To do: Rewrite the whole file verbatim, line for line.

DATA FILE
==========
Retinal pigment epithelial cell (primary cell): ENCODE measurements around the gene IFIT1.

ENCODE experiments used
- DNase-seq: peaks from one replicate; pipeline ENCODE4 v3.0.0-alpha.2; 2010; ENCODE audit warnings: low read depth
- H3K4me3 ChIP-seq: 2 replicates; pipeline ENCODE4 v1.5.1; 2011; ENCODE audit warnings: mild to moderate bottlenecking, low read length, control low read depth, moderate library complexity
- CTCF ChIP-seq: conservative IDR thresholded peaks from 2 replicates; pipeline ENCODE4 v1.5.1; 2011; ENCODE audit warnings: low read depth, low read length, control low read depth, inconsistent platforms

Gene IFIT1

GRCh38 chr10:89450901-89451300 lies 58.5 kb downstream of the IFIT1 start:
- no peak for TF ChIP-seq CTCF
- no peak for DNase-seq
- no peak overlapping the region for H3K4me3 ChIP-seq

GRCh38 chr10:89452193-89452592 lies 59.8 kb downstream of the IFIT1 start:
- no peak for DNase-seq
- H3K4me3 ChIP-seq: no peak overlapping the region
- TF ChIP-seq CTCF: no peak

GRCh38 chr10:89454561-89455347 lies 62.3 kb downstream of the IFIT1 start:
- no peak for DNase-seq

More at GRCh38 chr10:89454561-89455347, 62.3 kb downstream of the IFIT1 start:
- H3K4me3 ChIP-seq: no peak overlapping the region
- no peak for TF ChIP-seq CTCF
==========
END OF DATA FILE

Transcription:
Retinal pigment epithelial cell (primary cell): ENCODE measurements around the gene IFIT1.

ENCODE experiments used
- DNase-seq: peaks from one replicate; pipeline ENCODE4 v3.0.0-alpha.2; 2010; ENCODE audit warnings: low read depth
- H3K4me3 ChIP-seq: 2 replicates; pipeline ENCODE4 v1.5.1; 2011; ENCODE audit warnings: mild to moderate bottlenecking, low read length, control low read depth, moderate library complexity
- CTCF ChIP-seq: conservative IDR thresholded peaks from 2 replicates; pipeline ENCODE4 v1.5.1; 2011; ENCODE audit warnings: low read depth, low read length, control low read depth, inconsistent platforms

Gene IFIT1

GRCh38 chr10:89450901-89451300 lies 58.5 kb downstream of the IFIT1 start:
- no peak for TF ChIP-seq CTCF
- no peak for DNase-seq
- no peak overlapping the region for H3K4me3 ChIP-seq

GRCh38 chr10:89452193-89452592 lies 59.8 kb downstream of the IFIT1 start:
- no peak for DNase-seq
- H3K4me3 ChIP-seq: no peak overlapping the region
- TF ChIP-seq CTCF: no peak

GRCh38 chr10:89454561-89455347 lies 62.3 kb downstream of the IFIT1 start:
- no peak for DNase-seq

More at GRCh38 chr10:89454561-89455347, 62.3 kb downstream of the IFIT1 start:
- H3K4me3 ChIP-seq: no peak overlapping the region
- no peak for TF ChIP-seq CTCF